But we’re getting ahead of ourselves. After returning to Paris  from London he started work at his father’s shoe factory, taking over as manager when his father retired. The lure of the theatre was still there, however, and when the famous Theatre Robert-Houdin came up for sale in 1888 he bought it. Soon he was moving away from the simple cityscapes and began using his camera to record magic acts and gags.

We’ve all heard the (probably apocryphal) story of Méliès’ accidental discovery of the most basic camera trick in the fantasy film-makers’ armory: Apparently he was filming a street scene (in 1896) when the camera jammed. He sorted the problem out and continued filming. When he came to process the film Méliès must have been delighted to see the result: objects apparently changing, appearing and transforming instantaneously… a magician’s dream?

In 1897, he established a studio on a rooftop property in Montreuil. Actors performed in front of a painted set inspired by the conventions of magic and musical theatre. He directed 531 films between 1896 and 1914, ranging in length from one to forty minutes. In subject matter, these films are often similar to the shows that Méliès had been doing as a stage magician at the Robert-Houdin, containing “tricks” and impossible events, such as objects disappearing or changing size.

We now recognise Méliès’ importance in developing many technical and narrative techniques in early cinema. He was one of the first to use multiple exposure (see Un Homme de têtes, 1898), time-lapse, and dissolves in his films.

This is perhaps Méliès’ most famous film A Trip to the Moon (Le voyage dans la lune) made in 1902, which includes the celebrated scene in which a spaceship hits the eye of the man in the moon. We are told that agents of Thomas Edison bribed a theatre owner in London for a copy of A Trip to the Moon. Edison then made hundreds of copies and showed them in New York City. Méliès received no compensation. [Plus ca change… eh Roger?]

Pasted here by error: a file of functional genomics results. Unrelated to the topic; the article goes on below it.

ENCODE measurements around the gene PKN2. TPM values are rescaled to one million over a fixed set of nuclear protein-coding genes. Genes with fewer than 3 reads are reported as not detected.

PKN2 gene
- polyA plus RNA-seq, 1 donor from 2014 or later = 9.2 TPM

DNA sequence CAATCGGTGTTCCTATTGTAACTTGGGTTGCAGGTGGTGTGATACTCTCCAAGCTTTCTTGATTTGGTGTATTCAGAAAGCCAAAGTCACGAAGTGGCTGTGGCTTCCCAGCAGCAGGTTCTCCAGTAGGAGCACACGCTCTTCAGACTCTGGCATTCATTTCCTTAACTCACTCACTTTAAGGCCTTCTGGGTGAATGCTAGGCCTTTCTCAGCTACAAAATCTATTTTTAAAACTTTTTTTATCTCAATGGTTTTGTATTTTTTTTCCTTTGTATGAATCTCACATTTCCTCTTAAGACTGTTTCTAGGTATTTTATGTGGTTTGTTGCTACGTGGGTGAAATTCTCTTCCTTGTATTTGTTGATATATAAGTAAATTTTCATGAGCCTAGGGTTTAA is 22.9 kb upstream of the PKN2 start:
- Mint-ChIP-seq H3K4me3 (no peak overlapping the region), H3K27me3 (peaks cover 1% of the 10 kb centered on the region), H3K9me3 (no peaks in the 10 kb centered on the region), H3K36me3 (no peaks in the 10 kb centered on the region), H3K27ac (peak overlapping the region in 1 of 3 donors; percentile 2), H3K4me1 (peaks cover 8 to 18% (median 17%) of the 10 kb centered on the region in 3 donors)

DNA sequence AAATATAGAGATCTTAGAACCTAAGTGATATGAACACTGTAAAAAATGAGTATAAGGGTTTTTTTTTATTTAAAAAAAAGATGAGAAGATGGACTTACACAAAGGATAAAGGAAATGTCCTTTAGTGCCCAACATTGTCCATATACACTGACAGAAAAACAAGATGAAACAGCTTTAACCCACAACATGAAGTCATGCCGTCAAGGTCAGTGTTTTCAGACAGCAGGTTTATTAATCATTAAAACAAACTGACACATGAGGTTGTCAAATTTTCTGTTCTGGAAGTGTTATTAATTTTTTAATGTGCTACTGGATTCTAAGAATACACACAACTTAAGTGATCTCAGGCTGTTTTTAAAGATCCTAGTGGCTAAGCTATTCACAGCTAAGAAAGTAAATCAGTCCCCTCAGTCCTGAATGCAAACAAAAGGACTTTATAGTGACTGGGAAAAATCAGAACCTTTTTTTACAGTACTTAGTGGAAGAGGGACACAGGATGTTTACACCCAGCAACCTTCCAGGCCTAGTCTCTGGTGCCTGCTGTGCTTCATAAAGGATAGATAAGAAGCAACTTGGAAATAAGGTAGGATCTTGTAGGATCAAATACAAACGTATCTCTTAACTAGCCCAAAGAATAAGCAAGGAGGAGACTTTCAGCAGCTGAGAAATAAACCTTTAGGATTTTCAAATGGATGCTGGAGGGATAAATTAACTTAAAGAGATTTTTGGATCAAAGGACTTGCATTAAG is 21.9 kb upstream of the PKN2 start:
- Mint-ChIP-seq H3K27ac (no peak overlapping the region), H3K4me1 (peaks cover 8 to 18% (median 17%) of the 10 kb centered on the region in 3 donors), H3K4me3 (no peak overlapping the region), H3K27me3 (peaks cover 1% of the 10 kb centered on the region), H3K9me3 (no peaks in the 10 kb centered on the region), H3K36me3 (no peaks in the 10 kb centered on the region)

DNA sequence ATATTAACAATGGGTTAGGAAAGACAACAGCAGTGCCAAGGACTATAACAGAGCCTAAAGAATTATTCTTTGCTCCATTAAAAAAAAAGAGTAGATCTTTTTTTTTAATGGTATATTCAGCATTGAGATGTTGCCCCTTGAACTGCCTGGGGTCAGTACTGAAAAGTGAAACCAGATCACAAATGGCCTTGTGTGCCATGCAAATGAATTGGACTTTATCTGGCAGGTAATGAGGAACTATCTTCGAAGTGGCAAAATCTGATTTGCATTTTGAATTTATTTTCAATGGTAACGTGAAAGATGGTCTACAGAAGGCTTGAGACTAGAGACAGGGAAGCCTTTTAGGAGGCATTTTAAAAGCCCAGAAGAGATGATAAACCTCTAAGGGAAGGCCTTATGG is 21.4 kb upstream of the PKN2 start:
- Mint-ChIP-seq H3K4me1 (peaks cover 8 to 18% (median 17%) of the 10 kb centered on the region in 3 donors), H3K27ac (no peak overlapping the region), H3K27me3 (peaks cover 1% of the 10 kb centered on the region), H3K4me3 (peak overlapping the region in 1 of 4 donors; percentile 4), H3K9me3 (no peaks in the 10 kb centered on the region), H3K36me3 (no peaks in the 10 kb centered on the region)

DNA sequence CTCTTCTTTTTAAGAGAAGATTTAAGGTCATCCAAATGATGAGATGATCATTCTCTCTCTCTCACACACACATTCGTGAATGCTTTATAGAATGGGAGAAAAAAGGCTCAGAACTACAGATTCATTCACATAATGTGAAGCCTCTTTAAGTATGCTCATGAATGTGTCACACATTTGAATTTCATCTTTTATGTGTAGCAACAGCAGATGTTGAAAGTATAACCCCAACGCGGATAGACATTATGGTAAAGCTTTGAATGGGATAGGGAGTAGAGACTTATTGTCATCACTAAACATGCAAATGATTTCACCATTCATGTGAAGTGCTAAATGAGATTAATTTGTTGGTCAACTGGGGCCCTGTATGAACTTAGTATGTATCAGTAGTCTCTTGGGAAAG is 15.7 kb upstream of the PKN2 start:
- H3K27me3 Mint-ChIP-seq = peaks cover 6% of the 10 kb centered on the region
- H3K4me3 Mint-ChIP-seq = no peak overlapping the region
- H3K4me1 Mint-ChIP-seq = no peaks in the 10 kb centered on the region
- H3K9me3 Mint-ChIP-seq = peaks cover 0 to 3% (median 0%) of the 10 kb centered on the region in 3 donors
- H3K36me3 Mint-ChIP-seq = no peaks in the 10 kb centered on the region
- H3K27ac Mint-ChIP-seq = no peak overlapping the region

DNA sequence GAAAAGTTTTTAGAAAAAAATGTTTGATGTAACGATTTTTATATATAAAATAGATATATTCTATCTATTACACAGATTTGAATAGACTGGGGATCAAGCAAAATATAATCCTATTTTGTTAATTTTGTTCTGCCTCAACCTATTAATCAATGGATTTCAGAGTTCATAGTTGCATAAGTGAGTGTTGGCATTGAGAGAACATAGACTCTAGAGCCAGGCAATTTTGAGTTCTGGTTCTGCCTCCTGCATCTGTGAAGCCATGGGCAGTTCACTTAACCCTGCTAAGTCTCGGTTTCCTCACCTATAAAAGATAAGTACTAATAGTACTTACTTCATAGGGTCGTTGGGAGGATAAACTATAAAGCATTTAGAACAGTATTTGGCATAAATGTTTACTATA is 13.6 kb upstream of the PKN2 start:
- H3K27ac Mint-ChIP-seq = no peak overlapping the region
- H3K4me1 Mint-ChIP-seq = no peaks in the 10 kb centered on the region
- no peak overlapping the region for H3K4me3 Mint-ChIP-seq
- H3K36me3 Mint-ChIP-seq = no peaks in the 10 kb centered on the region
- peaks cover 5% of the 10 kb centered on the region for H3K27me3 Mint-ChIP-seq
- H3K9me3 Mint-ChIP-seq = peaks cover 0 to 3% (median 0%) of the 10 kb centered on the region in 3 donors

Like many of Méliès’ films, A Trip to the Moon, shot of course in black anbd white, was also sold in hand-coloured versions. Each of the 13,375 frames was labouriously hand tinted. The result is extraordinarily beautiful. The only known coloured version was discovered in a state of almost complete decomposition by the Spanish Filmoteca de Catalunya. A frame by frame restoration was begun in 1999 and completed in 2010, often by taking missing frames from the monochrome version and digitising them to match the original hand tinting. It premiered at Cannes in 2011, 109 years after its original release.

In 1913 Georges Méliès’ film company was forced into bankruptcy by the large French and American studios and his company was bought out of receivership by Pathé Frères. His beloved Theatre Robert Houdin was demolished. After being driven out of business Méliès became a toy salesman at the Gare Montparnasse. (Martin Scorsese’s film Hugo, based on Brian Selznick’s novel The Invention of Hugo Cabret and set in the Gare Montparnasse, is something of a tribute to Méliès.)

Tragically, the importance of Méliès’ films was ignored and most of the cellulose stock was seized by the French Army seized to be melted down into boot heels during World War I. Many of the other films were sold to be recycled into new film. As a result many of these films do not exist today.

In 1932 the Cinema Society gave Méliès a home in Chateau D’Orly. In time, Méliès was rediscovered and honored for his work, eventually taking up stage performance again.

Georges Méliès was awarded the Légion d’honneur. He died in Paris on January 21 1938 and was buried in the Père Lachaise Cemetery.

Legendary film-maker D.W. Griffith was once asked how important Méliès’ work was to him. He replied, “I owe him everything.”

[This post is based on an article which appeared in Issue 2 of PrestiDigital,  the world’s first multimedia magic magazine, accompanying a video of Méliès’ 1898 film The Four Troublesome Heads (Un homme de têtes).]

John Archer UkeNote for everyone in the Sheffield area (or beyond; it’ll be a night worth travelling for): John Archer, Pete Firman and Paul Tonkinson are appearing at The Jester Society Comedy Club at the Sheffield Library Theatre, Tudor Square, on Thursday, 8 October, 20:00 – 23:00.

Some may remember we featured an interview with the inimitable Mr Archer in Issue 2 of PrestiDigital (the world’s first multimedia magic magazine). Check it out!

I’ll be there. Click here for more details.

“If you love comedy, you’ll love this,” Jimmy Carr.

Well, it’s Friday 31 July, the final day of the 24th FISM World Championships of Magic in Beijing. At least I haven’t all that packing up to do. Missed it though.